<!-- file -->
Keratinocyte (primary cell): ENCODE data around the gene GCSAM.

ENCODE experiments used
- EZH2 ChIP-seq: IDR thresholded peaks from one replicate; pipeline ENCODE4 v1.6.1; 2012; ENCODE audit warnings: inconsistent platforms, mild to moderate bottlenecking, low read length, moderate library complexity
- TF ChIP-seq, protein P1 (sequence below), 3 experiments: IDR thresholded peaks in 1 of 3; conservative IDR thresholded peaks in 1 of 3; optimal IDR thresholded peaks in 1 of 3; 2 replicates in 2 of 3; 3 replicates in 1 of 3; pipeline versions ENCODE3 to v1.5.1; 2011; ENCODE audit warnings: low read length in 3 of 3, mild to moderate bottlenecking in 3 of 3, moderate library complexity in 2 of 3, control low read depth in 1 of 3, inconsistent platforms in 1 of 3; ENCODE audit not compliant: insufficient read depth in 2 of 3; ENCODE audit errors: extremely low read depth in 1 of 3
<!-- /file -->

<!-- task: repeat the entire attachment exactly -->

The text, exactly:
Keratinocyte (primary cell): ENCODE data around the gene GCSAM.

ENCODE experiments used
- EZH2 ChIP-seq: IDR thresholded peaks from one replicate; pipeline ENCODE4 v1.6.1; 2012; ENCODE audit warnings: inconsistent platforms, mild to moderate bottlenecking, low read length, moderate library complexity
- TF ChIP-seq, protein P1 (sequence below), 3 experiments: IDR thresholded peaks in 1 of 3; conservative IDR thresholded peaks in 1 of 3; optimal IDR thresholded peaks in 1 of 3; 2 replicates in 2 of 3; 3 replicates in 1 of 3; pipeline versions ENCODE3 to v1.5.1; 2011; ENCODE audit warnings: low read length in 3 of 3, mild to moderate bottlenecking in 3 of 3, moderate library complexity in 2 of 3, control low read depth in 1 of 3, inconsistent platforms in 1 of 3; ENCODE audit not compliant: insufficient read depth in 2 of 3; ENCODE audit errors: extremely low read depth in 1 of 3